The EAC will be asking businesses to provide evidence on how the public and private sector can work together to introduce better policies that reduce waste and increase awareness of recycling among the public. It will also be drawing on examples of best practice from other countries to find solutions to the issue.
Key questions the EAC is seeking to answer include:
Companies including Costa Coffee, Danone and Nestlé Water are already heading up initiatives to move the food and beverage industry towards greater circularity. The former has launched a cup recycling scheme in 2,000 of its stores across the UK, while the latter two have recently teamed up with startup Origin Materials to develop a PET plastic bottle made entirely from bio-based materials.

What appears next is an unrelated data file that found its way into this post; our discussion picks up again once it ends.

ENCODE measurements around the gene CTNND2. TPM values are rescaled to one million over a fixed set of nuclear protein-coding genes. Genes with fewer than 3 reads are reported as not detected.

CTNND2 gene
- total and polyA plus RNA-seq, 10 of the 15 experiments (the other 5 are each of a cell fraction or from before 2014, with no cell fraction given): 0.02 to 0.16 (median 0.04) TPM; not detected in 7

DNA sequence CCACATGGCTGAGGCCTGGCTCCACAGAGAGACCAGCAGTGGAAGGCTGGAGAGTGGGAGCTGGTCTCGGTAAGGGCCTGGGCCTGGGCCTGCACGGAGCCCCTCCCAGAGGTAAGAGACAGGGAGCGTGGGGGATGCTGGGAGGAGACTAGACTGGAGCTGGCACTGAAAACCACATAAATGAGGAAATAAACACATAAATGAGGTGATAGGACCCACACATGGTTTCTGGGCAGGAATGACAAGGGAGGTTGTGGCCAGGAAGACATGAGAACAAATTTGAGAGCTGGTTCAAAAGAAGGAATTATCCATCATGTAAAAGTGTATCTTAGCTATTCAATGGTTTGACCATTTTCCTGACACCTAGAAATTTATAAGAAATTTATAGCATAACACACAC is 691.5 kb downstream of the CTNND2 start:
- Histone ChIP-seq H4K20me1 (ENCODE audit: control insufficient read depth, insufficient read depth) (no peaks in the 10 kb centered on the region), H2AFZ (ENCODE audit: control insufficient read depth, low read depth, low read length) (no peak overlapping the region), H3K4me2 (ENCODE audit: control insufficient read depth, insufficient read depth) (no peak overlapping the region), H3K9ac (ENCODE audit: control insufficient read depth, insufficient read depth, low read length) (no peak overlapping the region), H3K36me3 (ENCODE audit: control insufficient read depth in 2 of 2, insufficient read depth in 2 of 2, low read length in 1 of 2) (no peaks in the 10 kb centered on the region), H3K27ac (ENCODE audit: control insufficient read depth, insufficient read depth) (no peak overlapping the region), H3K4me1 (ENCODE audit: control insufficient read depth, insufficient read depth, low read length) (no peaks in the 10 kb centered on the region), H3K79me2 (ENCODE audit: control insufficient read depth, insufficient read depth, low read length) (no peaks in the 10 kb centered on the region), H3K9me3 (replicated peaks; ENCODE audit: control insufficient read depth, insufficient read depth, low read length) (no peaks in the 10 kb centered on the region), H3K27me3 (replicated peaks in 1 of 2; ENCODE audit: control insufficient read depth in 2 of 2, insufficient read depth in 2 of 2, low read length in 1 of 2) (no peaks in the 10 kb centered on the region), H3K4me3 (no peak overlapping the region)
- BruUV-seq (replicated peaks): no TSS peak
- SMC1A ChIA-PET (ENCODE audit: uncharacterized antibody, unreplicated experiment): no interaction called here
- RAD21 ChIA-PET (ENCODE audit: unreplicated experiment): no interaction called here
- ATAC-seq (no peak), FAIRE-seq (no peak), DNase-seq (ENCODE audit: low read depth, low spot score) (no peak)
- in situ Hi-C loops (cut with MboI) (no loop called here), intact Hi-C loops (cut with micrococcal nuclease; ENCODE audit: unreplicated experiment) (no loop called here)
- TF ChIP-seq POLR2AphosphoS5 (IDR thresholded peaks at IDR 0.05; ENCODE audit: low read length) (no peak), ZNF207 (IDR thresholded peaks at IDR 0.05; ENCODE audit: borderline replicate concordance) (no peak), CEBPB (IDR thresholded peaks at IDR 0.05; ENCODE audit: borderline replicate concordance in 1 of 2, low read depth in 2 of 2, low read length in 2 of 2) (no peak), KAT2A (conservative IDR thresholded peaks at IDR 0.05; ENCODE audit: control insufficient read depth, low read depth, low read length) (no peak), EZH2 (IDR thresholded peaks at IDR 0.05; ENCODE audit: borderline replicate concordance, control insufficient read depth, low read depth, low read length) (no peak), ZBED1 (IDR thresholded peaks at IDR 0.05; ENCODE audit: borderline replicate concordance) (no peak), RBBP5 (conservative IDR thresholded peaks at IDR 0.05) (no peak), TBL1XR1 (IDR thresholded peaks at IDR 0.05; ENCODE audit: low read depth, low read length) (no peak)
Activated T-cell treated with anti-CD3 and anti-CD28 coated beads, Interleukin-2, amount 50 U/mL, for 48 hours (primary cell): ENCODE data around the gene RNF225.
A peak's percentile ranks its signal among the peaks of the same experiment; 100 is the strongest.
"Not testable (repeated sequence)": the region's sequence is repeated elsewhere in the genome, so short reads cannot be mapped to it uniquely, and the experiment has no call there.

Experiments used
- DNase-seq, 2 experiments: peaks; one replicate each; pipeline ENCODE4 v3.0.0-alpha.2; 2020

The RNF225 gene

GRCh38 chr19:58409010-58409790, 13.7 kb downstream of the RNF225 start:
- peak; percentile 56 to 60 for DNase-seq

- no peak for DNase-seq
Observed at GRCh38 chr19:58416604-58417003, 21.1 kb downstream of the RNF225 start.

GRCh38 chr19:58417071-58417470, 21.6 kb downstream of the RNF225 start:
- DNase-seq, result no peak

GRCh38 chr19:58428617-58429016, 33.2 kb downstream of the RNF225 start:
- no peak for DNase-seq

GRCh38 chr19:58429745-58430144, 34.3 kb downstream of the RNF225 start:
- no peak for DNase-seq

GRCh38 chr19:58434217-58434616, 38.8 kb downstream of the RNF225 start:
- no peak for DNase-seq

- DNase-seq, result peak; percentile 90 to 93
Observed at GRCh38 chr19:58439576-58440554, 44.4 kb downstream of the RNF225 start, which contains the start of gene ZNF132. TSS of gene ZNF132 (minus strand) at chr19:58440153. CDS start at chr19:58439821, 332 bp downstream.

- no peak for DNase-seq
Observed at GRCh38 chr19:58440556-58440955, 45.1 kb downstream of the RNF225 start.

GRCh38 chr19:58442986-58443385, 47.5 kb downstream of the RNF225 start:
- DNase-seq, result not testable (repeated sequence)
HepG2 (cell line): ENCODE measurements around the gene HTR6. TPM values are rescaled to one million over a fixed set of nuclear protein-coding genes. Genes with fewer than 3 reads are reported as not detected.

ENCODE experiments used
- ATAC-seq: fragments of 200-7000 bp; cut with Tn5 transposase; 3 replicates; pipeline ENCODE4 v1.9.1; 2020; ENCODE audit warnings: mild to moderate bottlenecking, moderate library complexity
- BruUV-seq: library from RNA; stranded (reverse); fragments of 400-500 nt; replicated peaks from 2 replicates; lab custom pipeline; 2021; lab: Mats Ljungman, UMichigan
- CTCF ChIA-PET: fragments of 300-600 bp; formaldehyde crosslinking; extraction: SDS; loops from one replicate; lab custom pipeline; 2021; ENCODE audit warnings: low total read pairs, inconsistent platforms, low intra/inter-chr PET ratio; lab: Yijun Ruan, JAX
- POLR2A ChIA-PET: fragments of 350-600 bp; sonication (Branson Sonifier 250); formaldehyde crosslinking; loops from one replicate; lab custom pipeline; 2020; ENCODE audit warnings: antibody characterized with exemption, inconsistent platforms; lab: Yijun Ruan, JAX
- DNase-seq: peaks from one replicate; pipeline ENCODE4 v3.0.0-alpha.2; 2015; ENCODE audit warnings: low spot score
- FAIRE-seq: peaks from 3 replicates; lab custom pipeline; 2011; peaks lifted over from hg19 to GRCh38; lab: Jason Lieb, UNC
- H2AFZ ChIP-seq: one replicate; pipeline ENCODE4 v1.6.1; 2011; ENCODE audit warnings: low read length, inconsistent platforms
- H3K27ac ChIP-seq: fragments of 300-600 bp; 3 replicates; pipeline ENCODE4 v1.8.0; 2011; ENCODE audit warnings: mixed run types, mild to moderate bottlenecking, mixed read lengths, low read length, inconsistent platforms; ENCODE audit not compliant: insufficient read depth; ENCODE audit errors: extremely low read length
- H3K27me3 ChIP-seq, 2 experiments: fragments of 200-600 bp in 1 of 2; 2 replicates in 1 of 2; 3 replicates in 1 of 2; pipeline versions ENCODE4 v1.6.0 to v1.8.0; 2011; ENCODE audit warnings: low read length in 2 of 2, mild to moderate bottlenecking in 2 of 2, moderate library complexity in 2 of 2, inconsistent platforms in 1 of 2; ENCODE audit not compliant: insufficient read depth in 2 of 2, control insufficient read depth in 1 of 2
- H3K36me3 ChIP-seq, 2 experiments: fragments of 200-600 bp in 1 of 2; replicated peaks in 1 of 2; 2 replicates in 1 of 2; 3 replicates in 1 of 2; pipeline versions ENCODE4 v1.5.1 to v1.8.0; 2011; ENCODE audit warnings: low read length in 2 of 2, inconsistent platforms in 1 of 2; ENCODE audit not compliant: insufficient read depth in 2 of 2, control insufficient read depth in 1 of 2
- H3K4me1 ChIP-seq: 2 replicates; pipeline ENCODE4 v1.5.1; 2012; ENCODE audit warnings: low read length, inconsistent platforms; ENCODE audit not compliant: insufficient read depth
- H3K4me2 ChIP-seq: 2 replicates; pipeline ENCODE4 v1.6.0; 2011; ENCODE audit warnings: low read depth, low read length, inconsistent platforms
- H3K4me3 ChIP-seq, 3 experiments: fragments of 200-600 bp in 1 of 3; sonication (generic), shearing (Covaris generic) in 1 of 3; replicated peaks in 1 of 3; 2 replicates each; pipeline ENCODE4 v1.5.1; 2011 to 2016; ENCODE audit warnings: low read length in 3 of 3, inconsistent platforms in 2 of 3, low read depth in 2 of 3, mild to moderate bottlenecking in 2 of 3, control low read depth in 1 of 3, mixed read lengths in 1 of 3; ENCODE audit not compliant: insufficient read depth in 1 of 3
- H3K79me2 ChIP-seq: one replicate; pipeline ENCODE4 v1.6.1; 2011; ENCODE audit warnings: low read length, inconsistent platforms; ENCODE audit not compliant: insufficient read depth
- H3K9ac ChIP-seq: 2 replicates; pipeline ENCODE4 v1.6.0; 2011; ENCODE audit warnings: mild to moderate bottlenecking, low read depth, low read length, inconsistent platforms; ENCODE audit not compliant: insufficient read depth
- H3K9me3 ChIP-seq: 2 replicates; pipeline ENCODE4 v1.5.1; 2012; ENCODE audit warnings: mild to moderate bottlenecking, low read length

Compact and convenient as they might be, coffee capsules pose a considerable problem. Seventy-five percent of all coffee capsules end up in landfills and contribute to the ever-growing issue of plastic pollution. But startup Halo Coffee may have found the solution. Backed by Cranfield University’s Business Incubation Centre (CUBIC), the company has developed the world’s first fully compostable capsule.
“We believe that the major coffee companies aren’t doing enough to combat waste, so if they won’t we will,” said co-founder Nils Leonard. “We want to set a new standard for coffee capsules and, in a year, we will have forced the whole industry to change.”
The capsules are derived from bamboo and paper and biodegrade within 90 days, unlike traditional aluminum capsules which can take up to 200 years to decompose. Replacing the 13,500 non-biodegradable capsules that end up in landfills every minute with Halo Coffee’s could significantly reduce the beverage industry’s footprint, especially considering 340 million coffee capsules are consumed annually in the UK alone.